chambers32 - GLYCOLYSIS GLYCOLYSIS Reading: Harpers...

Info iconThis preview shows pages 1–12. Sign up to view the full content.

View Full Document Right Arrow Icon

Info iconThis preview has intentionally blurred sections. Sign up to view the full version.

View Full DocumentRight Arrow Icon

Info iconThis preview has intentionally blurred sections. Sign up to view the full version.

View Full DocumentRight Arrow Icon

Info iconThis preview has intentionally blurred sections. Sign up to view the full version.

View Full DocumentRight Arrow Icon

Info iconThis preview has intentionally blurred sections. Sign up to view the full version.

View Full DocumentRight Arrow Icon

Info iconThis preview has intentionally blurred sections. Sign up to view the full version.

View Full DocumentRight Arrow Icon

Info iconThis preview has intentionally blurred sections. Sign up to view the full version.

View Full DocumentRight Arrow Icon
This is the end of the preview. Sign up to access the rest of the document.

Unformatted text preview: GLYCOLYSIS GLYCOLYSIS Reading: Harpers Biochemistry pp. 190-198 Lehninger Principles of Biochemistry 3rd Ed. pp. 527-566 Glycolysis- from the Greek- glykys- sweet lysis- splitting OBJECTIVES OBJECTIVES To understand how the glycolytic pathway is used to convert glucose to pyruvate (and lactate) with conservation of chemical potential energy in the form of ATP and NADH. To learn the intermediates, enzymes, and cofactors of the glycolytic pathway. Major pathways of glucose utilization in Major pathways of glucose utilization in cells of higher plants and animals cells of higher plants and animals Although not the only possible fates for glucose, these three pathways are the most significant in terms of the amount of glucose that flows through them in most cells. Glucose is the major fuel of most organisms. It is relatively rich in potential energy- complete oxidation to CO 2 and H 2 O proceeds with a free- energy change of -2,840 kJ/mol. By storing glucose as high molecular weight polymers (starch/glycogen) a cell can stockpile large quantities of hexose units. When energy demands increase, glucose can be released quickly from storage and used to produce ATP either aerobically or anaerobically. Glycolysis occurs in the cytosol of cells, is common to most organisms, and in humans occurs in virtually all tissues. Most tissues have at least a minimal requirement for glucose. In the brain, the requirement for glucose is substantial, in erythrocytes, it is nearly total. In glycolysis, a molecule of glucose is degraded in a series of steps catalyzed by ten cytosolic enzymes, to yield two molecules of the 3 carbon compound, pyruvate. During those sequential reactions, some of the free energy released is conserved in the form of ATP and NADH Biomedical Importance Biomedical Importance Of crucial biomedical significance is the ability of glycolysis to provide ATP in the absence of oxygen. This allows skeletal muscle to perform at high levels when aerobic oxidation becomes insufficient, and allows cells to survive anoxic episodes. Diseases associated with impaired glycolysis: Hemolytic anemia:- of the defects in glycolysis that cause hemolytic anemia, pyruvate kinase deficiency (genetic mutations) is the most common.- mature erythrocytes contain no mitochondria, totally dependent upon glycolysis for ATP.- ATP is required for Na/K-ATPase-ion transport system which maintain the proper shape of the erythrocyte membrane. Lactic Acidosis:- can be due to several causes of improper utilization of lactate. Glycolysis is only the first step in the Glycolysis is only the first step in the degradation of glucose degradation of glucose Three possible catabolic fates of the pyruvate formed in glycolysis. Pyruvate also serves as a precursor in many anabolic reactions, not shown here. Where glycolysis fits in Where glycolysis fits in the big picture of the big picture of catabolism catabolism Overview of Overview of glycolysis glycolysis Energy Transformations during Glycolysis...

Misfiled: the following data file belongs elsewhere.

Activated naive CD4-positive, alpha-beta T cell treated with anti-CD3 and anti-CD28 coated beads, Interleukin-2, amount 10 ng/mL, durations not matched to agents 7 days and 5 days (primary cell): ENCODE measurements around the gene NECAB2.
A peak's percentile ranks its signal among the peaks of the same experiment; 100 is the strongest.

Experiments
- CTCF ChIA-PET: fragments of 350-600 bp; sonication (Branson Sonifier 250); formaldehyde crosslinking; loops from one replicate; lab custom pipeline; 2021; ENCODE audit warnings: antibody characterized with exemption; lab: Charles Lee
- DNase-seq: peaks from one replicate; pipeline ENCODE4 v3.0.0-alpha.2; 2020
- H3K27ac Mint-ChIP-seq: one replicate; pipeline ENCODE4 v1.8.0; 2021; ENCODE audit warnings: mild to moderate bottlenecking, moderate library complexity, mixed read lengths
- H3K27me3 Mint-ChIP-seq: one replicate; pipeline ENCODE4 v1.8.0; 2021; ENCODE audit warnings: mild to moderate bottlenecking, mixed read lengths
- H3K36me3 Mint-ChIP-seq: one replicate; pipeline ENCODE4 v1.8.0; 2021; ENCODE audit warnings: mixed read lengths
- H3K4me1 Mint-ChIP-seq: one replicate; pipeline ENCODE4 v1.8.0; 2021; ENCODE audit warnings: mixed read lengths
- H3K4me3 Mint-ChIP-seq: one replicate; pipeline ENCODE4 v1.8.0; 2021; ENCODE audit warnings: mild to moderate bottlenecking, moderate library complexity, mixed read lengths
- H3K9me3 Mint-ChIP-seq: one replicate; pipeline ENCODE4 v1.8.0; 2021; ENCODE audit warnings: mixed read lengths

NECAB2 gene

View Full Document

Page1 / 29

chambers32 - GLYCOLYSIS GLYCOLYSIS Reading: Harpers...

This preview shows document pages 1 - 12. Sign up to view the full document.

View Full Document Right Arrow Icon
Ask a homework question - tutors are online